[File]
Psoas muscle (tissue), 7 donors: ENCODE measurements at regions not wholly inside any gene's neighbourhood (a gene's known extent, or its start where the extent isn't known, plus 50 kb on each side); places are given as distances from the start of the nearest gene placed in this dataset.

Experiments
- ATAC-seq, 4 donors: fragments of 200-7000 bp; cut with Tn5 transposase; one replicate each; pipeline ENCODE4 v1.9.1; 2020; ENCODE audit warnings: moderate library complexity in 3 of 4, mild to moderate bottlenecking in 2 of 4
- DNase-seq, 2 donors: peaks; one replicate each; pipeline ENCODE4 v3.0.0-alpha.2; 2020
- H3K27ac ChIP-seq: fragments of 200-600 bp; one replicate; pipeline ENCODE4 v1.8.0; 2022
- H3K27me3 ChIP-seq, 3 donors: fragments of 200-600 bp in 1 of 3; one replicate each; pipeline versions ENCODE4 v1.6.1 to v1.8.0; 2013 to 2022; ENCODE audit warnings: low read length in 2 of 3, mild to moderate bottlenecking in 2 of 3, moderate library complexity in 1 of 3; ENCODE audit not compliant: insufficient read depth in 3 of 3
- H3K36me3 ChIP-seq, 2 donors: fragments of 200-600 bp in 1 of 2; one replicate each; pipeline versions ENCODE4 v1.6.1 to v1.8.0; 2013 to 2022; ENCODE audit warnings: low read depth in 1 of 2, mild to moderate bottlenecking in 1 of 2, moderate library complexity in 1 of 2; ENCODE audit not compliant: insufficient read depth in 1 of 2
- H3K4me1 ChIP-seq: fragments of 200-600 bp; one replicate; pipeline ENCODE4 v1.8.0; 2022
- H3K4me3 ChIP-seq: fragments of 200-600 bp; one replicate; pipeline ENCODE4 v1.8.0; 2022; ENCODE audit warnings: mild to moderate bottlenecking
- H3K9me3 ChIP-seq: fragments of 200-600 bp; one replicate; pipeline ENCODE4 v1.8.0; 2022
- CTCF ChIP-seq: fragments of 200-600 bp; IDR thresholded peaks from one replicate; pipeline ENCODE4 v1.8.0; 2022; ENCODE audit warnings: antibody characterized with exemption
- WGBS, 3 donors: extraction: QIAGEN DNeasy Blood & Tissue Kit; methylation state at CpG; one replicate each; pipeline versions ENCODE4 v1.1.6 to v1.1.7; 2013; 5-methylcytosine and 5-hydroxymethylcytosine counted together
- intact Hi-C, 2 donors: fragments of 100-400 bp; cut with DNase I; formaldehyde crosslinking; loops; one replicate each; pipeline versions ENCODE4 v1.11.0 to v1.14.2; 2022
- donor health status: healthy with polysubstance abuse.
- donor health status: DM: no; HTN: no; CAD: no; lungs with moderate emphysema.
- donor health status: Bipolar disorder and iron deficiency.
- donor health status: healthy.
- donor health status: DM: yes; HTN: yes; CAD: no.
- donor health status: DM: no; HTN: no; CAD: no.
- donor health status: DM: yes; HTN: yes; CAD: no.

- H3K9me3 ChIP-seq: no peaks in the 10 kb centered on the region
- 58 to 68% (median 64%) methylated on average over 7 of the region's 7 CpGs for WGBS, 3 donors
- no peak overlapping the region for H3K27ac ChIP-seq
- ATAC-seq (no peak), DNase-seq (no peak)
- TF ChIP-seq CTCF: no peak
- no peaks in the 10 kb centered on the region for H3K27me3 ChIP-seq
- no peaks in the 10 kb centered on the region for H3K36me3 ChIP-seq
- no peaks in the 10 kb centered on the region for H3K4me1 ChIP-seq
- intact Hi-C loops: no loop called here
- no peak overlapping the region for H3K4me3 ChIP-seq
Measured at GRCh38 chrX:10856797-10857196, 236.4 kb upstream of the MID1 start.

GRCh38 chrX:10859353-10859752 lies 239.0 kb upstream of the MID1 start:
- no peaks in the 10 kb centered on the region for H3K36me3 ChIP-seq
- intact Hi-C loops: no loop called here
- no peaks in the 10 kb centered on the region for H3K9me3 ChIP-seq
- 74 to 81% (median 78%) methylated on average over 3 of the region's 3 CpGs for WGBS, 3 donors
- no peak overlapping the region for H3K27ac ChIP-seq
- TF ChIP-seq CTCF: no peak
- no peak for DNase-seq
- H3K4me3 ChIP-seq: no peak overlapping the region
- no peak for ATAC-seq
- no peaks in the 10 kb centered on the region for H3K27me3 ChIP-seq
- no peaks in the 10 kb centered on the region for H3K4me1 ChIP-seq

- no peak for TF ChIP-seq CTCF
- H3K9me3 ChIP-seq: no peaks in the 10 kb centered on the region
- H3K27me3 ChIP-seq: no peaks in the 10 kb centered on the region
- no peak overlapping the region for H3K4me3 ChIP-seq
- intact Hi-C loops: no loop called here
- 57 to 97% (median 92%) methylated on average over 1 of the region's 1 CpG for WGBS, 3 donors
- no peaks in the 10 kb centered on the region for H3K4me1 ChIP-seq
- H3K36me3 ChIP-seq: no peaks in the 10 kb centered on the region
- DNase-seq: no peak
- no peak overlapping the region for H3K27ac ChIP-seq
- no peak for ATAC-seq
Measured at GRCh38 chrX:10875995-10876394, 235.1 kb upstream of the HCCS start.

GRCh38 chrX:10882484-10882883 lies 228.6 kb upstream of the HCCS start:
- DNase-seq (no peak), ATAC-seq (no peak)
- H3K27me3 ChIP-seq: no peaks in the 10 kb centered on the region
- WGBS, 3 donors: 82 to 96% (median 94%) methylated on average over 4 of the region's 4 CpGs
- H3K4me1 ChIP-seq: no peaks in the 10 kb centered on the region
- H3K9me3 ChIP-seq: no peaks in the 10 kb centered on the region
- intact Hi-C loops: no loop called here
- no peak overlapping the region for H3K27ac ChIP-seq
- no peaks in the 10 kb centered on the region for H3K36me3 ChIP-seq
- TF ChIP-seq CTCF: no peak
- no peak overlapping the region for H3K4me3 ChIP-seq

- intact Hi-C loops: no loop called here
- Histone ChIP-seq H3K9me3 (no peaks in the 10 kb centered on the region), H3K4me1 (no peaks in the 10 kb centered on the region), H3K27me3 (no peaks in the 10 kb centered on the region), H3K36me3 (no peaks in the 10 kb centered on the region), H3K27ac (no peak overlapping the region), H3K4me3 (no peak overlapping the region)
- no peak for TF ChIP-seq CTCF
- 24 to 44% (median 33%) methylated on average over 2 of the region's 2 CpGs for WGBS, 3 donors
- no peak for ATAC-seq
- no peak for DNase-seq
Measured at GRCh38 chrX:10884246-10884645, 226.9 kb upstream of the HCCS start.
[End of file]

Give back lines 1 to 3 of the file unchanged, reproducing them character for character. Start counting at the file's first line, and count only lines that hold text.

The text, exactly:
Psoas muscle (tissue), 7 donors: ENCODE measurements at regions not wholly inside any gene's neighbourhood (a gene's known extent, or its start where the extent isn't known, plus 50 kb on each side); places are given as distances from the start of the nearest gene placed in this dataset.

Experiments
- ATAC-seq, 4 donors: fragments of 200-7000 bp; cut with Tn5 transposase; one replicate each; pipeline ENCODE4 v1.9.1; 2020; ENCODE audit warnings: moderate library complexity in 3 of 4, mild to moderate bottlenecking in 2 of 4